While the lawsuit over the sale of Al Gore’s Current TV to Al Jazeera is making headlines, a close reading of the legal complaint provides additional evidence that a congressional investigation into the curious transaction is urgently needed and necessary.
The media executive who claims to have arranged the sale says the idea was to make the Terror TV channel “palatable to U.S. lawmakers,” a formulation that suggests foreign lobbying on Capitol Hill in order to protect the $500 million payoff to Gore and other owners and investors in Current TV.
The suit says that media executive John Terenzio also proposed smoothing things over with “pro-Israel factions, cable operators and, most importantly, the American public.”
The other controversial aspect of the deal, as noted by Fox News contributor Lisa Daftari, is that “Al Jazeera America” has announced plans for bureaus in eight cities, including Detroit, Michigan, and that “Detroit, Michigan is a large ex-pat community of Muslim-Americans where [Jihadist] sleeper cells have been detected.”
Detroit has been called the Arab capital of North America.
Because of the danger of inciting Arabs and Muslims into anti-American violence, Accuracy in Media has called on the House Homeland Security Committee, under the chairmanship of Texas Republican Michael McCaul, to investigate the sale and look at the evidence that the channel is a foreign terrorist entity that can be outlawed on U.S. soil. He has refused to do so.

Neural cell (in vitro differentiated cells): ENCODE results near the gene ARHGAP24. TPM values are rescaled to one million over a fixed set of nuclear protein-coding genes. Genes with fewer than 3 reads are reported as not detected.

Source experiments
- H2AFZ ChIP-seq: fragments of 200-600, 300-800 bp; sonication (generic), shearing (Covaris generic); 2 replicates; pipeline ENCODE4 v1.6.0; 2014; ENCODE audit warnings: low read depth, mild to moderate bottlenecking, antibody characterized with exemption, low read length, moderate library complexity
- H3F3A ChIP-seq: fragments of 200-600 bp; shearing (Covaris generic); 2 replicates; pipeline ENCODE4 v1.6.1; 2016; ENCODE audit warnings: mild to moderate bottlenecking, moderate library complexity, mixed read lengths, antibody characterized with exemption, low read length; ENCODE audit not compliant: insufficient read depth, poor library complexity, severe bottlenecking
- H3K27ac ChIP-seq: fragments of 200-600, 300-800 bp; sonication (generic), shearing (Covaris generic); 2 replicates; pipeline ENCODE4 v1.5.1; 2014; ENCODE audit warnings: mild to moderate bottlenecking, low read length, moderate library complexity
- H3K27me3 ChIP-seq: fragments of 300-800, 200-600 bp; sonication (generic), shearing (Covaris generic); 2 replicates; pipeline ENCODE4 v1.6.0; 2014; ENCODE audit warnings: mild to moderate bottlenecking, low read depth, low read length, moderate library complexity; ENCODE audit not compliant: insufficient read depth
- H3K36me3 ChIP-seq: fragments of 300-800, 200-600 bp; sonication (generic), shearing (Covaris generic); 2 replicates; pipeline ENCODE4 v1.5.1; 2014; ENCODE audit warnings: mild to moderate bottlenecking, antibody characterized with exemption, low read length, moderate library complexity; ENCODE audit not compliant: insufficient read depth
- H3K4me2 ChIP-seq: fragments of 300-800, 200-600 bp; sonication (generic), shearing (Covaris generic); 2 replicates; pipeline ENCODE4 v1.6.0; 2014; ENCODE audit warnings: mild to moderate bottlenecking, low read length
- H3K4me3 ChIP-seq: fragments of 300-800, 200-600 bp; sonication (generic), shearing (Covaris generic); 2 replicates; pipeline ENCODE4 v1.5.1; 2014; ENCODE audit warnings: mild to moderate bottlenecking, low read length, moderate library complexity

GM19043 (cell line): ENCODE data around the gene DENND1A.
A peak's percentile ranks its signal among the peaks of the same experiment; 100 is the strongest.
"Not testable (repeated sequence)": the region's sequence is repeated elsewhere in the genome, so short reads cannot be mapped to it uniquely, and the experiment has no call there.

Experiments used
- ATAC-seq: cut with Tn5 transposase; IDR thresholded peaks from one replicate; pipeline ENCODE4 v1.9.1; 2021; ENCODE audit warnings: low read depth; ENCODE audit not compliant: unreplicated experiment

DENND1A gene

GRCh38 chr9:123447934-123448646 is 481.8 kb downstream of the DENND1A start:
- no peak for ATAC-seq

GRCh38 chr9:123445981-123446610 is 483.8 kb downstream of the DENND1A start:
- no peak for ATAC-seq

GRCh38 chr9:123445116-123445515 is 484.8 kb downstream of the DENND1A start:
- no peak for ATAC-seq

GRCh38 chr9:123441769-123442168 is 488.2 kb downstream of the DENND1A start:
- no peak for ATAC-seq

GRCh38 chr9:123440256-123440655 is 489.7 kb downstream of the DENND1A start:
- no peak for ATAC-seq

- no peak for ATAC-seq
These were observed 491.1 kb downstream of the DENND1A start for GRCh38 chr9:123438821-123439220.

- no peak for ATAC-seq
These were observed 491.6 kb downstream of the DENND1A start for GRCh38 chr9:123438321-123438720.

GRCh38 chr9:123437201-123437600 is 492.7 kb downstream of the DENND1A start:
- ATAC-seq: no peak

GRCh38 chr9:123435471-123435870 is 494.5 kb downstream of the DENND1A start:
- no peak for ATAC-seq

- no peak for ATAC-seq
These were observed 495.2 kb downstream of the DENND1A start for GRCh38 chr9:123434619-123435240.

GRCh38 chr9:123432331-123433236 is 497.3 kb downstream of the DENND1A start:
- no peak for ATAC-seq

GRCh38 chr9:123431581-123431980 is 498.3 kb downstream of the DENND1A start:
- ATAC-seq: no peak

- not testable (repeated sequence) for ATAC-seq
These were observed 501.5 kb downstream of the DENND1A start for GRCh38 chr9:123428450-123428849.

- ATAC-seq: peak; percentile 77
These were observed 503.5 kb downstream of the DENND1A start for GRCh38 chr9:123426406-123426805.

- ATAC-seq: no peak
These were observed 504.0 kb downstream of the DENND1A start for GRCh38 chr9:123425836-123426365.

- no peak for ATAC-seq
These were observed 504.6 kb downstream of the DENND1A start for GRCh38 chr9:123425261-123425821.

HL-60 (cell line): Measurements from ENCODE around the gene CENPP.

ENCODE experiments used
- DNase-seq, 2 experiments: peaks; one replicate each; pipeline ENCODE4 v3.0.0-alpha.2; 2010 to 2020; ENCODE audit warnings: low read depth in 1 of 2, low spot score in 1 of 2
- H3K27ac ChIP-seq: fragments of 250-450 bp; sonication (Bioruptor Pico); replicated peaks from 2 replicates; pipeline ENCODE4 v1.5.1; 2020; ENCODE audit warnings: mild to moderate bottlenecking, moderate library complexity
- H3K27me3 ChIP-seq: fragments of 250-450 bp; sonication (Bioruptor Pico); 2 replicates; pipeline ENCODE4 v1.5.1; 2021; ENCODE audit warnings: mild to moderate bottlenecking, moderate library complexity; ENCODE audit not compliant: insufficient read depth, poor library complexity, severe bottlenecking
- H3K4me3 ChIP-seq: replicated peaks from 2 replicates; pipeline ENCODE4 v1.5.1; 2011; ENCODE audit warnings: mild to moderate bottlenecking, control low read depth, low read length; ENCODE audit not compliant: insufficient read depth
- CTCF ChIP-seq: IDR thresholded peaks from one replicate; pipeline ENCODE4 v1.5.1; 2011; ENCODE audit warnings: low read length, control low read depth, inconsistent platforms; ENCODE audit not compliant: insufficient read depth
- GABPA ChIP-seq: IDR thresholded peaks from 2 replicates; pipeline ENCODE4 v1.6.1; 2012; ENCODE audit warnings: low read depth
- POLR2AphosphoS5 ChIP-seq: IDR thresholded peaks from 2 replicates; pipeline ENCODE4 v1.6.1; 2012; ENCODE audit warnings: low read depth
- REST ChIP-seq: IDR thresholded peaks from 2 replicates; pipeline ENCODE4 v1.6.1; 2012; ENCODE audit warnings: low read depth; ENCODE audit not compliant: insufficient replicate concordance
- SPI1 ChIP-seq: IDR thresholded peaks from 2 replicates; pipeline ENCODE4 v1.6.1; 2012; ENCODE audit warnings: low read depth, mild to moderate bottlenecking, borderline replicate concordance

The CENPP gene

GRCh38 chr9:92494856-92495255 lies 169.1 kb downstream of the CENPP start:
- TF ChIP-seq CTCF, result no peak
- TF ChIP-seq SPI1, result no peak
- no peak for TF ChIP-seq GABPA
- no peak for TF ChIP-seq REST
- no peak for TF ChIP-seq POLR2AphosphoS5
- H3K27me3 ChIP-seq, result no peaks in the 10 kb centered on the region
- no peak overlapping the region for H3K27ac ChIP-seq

The Al Gore lawsuit constitutes another reason why Congress has to investigate. If Al Gore had paid Terenzio for his services, as the suit alleges, it is likely that the nature of the deal and the private discussions that went into it would never have been made public. Now, however, all of this is on the public record and more damaging details, if Gore doesn’t settle the lawsuit, will almost certainly come out.
The revelations demonstrate how sensitive the deal was in the first place. Terenzio says one of his objectives was to develop “strategies to overcome Al Jazeera’s negative image and make Al Jazeera acceptable to American viewers.” Many members of the public associate Al Jazeera with the videos of Osama bin Laden, the architect of the 9/11 terrorist attacks on America. Al Jazeera aired those videos, as well as interviews with bin Laden and other al-Qaeda leaders, and is today still regarded as the voice of the pro-terrorist Muslim Brotherhood.
In short, the plan was for a massive propaganda campaign to play down the channel’s ties to al Qaeda and other terrorist groups, and its financing by the pro-Jihadist Arab government of Qatar.
Terenzio says he came up with “Al Jazeera America,” a name obviously designed to mask the foreign and Arab nature of the propaganda channel.
The revelations in the suit follow reports that the new channel has been feverishly hiring expensive K Street lobbying firms to stop Congress from investigating the deal, and is hiring dozens of American journalists.
Terenzio says in his lawsuit that he “created a sophisticated PowerPoint presentation” describing the deal and that the structure was “based in large measure on the strategies developed by Terenzio in adapting CCTV [China Central television] for American distribution.”